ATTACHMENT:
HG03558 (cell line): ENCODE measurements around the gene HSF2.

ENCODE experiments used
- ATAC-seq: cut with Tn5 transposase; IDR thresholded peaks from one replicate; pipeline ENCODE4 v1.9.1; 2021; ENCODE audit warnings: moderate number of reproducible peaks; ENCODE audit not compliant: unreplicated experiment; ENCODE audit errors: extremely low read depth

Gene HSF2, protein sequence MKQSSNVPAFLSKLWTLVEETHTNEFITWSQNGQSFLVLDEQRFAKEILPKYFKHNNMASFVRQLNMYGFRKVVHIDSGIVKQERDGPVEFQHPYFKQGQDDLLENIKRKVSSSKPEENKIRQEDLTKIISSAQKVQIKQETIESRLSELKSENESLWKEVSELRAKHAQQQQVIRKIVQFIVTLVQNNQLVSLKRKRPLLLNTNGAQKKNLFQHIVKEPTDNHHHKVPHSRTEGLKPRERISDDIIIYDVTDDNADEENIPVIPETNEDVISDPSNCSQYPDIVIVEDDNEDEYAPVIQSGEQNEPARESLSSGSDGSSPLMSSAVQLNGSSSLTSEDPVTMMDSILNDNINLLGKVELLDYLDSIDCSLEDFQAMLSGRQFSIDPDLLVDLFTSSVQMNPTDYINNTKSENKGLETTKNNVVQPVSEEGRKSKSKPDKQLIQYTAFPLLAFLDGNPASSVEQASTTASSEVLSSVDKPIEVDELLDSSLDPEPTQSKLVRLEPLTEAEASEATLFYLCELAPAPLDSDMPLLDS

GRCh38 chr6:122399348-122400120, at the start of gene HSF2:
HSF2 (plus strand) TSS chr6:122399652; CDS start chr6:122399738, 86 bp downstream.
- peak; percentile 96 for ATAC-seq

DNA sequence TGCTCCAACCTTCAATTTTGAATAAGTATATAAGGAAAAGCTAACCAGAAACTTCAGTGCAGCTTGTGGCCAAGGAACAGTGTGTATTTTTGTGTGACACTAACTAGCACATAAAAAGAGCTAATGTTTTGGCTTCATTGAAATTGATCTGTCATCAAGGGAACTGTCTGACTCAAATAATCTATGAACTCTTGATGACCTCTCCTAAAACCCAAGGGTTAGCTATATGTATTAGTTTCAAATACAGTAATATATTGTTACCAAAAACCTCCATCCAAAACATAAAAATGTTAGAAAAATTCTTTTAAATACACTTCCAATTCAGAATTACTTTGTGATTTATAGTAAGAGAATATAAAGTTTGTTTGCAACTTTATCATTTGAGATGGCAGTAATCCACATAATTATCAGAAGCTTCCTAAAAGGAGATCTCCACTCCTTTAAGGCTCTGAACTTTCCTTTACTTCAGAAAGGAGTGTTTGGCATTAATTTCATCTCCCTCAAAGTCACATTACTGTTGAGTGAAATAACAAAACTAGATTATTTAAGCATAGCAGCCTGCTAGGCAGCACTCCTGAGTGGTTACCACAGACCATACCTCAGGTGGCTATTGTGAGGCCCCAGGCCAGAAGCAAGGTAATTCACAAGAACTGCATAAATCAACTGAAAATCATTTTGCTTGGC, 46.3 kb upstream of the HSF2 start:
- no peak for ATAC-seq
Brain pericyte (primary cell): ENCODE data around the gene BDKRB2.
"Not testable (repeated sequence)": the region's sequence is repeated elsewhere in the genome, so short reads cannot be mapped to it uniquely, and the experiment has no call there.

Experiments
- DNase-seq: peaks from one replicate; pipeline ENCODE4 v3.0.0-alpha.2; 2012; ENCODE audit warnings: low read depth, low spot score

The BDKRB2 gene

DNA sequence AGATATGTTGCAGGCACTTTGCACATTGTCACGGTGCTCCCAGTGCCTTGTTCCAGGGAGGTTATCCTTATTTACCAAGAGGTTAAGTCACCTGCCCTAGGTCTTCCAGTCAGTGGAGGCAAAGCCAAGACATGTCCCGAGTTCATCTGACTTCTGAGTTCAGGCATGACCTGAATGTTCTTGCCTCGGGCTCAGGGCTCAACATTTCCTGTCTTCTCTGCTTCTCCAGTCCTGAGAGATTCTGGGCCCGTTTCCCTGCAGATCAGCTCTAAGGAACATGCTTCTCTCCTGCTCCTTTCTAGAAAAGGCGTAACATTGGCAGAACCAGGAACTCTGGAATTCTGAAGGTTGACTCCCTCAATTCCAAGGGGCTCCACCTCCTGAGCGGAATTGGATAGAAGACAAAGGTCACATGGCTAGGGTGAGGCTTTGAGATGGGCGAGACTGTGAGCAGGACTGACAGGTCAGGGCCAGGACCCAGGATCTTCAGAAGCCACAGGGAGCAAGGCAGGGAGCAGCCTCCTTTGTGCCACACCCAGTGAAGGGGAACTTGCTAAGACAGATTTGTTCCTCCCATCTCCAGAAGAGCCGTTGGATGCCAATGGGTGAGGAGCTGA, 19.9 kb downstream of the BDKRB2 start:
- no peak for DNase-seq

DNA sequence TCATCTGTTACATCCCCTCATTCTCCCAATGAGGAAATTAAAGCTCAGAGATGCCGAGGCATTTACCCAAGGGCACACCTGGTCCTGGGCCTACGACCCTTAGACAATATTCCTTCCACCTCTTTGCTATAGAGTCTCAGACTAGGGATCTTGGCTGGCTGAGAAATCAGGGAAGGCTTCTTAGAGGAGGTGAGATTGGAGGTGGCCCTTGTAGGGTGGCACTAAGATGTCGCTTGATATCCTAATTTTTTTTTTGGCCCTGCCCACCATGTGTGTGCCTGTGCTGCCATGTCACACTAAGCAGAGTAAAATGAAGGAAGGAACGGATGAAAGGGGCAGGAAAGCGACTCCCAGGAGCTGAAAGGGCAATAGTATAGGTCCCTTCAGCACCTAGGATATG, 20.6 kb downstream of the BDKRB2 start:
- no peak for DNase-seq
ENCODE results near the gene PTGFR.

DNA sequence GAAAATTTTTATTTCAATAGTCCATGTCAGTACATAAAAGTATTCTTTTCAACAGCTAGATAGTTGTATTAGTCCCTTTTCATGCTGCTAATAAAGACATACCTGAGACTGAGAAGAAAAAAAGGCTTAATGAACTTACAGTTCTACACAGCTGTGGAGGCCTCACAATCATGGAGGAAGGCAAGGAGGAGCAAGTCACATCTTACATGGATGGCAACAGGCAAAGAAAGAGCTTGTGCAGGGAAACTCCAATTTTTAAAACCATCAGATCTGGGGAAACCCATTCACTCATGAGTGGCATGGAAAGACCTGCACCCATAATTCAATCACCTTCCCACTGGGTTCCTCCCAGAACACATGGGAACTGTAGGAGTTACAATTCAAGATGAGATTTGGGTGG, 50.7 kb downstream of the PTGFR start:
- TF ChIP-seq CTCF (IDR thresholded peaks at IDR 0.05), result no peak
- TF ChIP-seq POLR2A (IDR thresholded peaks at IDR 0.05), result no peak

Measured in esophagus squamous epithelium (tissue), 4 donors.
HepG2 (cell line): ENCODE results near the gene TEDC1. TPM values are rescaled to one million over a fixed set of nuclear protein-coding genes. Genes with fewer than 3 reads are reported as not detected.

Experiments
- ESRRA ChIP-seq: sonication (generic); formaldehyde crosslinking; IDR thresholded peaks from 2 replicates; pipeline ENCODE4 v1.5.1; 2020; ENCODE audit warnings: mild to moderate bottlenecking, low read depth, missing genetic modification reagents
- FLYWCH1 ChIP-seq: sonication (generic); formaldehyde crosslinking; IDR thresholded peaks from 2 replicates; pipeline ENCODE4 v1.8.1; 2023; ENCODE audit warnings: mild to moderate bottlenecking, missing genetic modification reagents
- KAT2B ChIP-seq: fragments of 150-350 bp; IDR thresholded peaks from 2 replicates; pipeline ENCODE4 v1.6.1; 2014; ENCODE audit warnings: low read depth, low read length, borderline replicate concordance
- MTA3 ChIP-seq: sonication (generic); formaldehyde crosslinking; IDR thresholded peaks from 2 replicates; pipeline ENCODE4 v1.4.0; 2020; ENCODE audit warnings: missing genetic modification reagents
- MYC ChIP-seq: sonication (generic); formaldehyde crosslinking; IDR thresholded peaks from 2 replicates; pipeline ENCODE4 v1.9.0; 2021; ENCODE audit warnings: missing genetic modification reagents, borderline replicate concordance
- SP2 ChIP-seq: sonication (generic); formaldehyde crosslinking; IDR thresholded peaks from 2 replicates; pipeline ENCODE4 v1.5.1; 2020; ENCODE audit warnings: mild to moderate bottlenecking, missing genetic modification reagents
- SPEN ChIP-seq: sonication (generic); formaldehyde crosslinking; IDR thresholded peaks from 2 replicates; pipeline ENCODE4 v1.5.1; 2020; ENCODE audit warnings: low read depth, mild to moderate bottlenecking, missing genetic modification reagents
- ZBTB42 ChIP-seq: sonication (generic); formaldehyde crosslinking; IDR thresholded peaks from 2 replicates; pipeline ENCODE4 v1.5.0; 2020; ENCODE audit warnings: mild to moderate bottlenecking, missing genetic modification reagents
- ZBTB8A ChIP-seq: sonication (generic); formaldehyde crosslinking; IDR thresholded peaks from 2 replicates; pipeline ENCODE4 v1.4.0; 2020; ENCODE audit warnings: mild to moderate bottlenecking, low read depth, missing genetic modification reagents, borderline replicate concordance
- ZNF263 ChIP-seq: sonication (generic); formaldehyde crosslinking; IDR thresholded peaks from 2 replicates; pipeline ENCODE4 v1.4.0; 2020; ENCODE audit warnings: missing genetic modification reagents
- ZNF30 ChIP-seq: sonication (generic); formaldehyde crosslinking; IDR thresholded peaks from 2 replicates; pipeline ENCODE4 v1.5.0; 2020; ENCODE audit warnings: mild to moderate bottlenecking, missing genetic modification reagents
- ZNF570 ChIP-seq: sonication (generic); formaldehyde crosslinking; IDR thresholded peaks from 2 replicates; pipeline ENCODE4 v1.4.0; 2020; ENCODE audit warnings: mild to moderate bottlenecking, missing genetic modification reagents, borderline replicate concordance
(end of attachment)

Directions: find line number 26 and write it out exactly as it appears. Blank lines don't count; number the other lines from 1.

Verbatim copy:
- ESRRA ChIP-seq: sonication (generic); formaldehyde crosslinking; IDR thresholded peaks from 2 replicates; pipeline ENCODE4 v1.5.1; 2020; ENCODE audit warnings: mild to moderate bottlenecking, low read depth, missing genetic modification reagents